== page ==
Legendary Punk Band X Returns With Original Lineup

With all four original members of legendary punk/roots band X back together and touring, it's almost like the band is going through a mid-life resurgence. And even after 30 years, John Doe, singer, guitarist and founding member, thinks the band still has something positive to contribute.

"The bottom line is that we still sound good and we still play well," Doe says from his home in Los Angeles. "[Fellow founding member] Exene [Cervenka] and I continue to have a unique way of communicating on stage."

In 1977, when X's run began, Cervenka and Doe expanded the common notions of punk, instilling harmony and structure into the loud and fast roar. At least part of that sound came from original guitarist Billy Zoom, who is touring with the band on this go-'round, for the first time in 20 years.

"Billy Zoom is Billy Zoom," Doe says fondly. "He introduced the rockabilly element into punk rock, and what he brings to the band is still special."

The resulting music X created drew fans of country and rockabilly to the band's shows and helped Los Angeles become one of the epicenters of the American punk rock experience.

With a set list that includes many selections from X's renowned first two records, Los Angeles and Wild Gift, Doe figures that the performances will satisfy longtime fans by allowing them to revel in a classic moment in time.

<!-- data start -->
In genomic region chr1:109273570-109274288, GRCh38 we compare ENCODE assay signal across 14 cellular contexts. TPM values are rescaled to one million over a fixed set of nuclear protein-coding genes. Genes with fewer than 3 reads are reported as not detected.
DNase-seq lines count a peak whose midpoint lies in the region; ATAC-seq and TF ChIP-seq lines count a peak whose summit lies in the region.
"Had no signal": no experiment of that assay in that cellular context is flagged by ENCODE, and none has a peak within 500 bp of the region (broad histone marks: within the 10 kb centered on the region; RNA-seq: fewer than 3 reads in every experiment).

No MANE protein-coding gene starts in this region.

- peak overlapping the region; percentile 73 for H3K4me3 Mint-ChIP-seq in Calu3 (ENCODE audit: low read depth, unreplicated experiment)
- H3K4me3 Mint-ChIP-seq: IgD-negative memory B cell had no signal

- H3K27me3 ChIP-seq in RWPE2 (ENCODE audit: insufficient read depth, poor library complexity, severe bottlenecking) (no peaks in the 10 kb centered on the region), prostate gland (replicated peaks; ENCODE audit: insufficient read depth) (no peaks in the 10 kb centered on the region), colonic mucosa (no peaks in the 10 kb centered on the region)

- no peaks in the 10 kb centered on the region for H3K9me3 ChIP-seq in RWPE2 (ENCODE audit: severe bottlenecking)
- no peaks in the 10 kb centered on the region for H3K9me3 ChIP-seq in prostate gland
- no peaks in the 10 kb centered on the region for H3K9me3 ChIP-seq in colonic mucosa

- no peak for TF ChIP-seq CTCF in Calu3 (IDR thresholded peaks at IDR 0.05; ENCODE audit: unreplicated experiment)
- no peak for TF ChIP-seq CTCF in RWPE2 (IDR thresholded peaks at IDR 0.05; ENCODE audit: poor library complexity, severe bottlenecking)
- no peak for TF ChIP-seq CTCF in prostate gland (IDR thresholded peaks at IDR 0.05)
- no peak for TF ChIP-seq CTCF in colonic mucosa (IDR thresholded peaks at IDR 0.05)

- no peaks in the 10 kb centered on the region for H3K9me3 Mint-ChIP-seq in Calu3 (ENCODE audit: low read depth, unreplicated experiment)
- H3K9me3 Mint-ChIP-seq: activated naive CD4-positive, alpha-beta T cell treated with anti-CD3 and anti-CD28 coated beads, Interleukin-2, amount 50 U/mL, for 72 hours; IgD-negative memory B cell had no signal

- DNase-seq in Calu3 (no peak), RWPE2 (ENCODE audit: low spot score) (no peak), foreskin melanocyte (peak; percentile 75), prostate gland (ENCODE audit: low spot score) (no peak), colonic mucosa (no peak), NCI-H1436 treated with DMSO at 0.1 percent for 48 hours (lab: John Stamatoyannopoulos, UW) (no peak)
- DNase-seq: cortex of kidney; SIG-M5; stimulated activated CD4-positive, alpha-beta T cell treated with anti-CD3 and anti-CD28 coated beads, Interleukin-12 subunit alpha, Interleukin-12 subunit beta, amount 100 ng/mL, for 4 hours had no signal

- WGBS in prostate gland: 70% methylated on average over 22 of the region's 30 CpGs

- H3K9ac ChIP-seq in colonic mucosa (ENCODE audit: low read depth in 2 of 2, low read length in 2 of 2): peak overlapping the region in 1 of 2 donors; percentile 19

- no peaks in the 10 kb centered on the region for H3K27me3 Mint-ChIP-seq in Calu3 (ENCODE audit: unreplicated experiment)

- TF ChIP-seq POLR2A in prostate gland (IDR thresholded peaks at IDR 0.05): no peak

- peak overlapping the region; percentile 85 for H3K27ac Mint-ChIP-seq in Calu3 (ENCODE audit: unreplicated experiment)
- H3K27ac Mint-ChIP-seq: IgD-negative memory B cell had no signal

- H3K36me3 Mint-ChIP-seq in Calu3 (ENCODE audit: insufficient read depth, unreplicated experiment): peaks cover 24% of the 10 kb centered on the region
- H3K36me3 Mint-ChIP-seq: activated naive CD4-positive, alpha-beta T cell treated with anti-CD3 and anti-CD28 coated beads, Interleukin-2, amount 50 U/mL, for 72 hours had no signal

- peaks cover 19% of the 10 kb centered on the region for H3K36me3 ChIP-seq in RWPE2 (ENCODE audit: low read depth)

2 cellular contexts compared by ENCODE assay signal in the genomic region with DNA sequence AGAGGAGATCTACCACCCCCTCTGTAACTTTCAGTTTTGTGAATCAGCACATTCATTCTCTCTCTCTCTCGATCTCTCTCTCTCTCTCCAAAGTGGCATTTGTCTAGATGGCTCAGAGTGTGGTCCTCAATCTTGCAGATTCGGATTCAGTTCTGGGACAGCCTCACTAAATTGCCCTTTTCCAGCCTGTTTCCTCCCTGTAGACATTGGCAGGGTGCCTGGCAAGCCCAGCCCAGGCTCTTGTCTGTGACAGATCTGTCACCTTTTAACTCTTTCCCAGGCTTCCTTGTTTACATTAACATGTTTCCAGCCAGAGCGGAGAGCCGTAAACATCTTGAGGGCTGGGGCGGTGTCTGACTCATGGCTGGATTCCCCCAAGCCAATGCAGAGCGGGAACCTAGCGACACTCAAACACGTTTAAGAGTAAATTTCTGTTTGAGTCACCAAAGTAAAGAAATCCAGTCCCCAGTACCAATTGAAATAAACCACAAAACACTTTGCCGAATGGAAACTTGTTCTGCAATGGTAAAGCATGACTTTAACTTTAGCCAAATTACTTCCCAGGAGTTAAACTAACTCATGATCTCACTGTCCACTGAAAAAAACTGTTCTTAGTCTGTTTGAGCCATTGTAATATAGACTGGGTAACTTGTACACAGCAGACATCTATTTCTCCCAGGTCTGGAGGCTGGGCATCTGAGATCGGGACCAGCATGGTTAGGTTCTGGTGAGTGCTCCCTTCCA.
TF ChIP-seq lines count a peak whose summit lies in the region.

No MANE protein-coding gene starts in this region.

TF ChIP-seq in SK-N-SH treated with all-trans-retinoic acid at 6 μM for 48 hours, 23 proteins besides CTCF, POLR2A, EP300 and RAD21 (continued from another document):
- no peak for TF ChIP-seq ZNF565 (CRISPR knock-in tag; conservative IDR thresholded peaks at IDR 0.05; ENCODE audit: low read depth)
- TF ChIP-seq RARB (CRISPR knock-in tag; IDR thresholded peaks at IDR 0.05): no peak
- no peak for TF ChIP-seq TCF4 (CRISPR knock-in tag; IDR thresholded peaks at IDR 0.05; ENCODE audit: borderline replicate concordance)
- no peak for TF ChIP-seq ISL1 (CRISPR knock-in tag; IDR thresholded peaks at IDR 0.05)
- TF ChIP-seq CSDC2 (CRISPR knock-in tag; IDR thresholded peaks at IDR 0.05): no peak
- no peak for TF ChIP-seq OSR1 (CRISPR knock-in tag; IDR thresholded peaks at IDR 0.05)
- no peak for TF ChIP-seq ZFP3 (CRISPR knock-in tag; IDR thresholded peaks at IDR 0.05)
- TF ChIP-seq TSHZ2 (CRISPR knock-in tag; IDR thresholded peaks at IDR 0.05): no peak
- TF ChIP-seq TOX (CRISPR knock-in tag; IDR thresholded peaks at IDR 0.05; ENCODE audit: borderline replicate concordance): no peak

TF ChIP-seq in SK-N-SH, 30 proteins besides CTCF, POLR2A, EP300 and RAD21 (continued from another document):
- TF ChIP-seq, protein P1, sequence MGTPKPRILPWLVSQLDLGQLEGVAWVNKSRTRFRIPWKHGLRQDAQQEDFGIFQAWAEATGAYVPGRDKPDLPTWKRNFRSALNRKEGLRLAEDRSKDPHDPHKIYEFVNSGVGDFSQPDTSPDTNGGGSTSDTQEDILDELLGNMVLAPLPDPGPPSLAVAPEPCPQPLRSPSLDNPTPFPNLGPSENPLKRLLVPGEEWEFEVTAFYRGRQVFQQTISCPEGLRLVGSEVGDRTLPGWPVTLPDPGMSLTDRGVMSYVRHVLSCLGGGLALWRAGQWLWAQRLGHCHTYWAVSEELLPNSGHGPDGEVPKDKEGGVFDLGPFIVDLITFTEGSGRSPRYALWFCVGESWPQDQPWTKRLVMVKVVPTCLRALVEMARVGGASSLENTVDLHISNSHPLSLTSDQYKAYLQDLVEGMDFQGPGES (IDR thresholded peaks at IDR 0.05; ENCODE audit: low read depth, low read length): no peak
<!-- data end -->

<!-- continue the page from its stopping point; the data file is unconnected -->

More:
"Those records were unique because that's the point at which we figured out what made sense, what elements were there to set us apart from other bands" Doe says. "It was a time of great discovery, for us as a band and for music in general."

Although both Doe and Cervenka will continue to have the solo careers they have spun out of X, Doe promises that a new effort from The Knitters (X's cornpone alter ego), will be released later this year. He won't, however, commit to another X CD.

For now, it seems touring is enough for Doe and the band, whose shows have been consistently well-attended and critically well-received. Mixing the harmony-laced punk of their early days along with the more alt-country material from latter portions of the band's career, X is quite capable of delivering the goods in either style.

Doe doesn't envision the good times ending anytime soon, either. He is, however, realistic to mull over the ending options, considering that his band has been around three decades and all.

"I may never become tired of this band, but I may not be able to perform up to the quality I require," he says. "Quality is job number one with John Doe."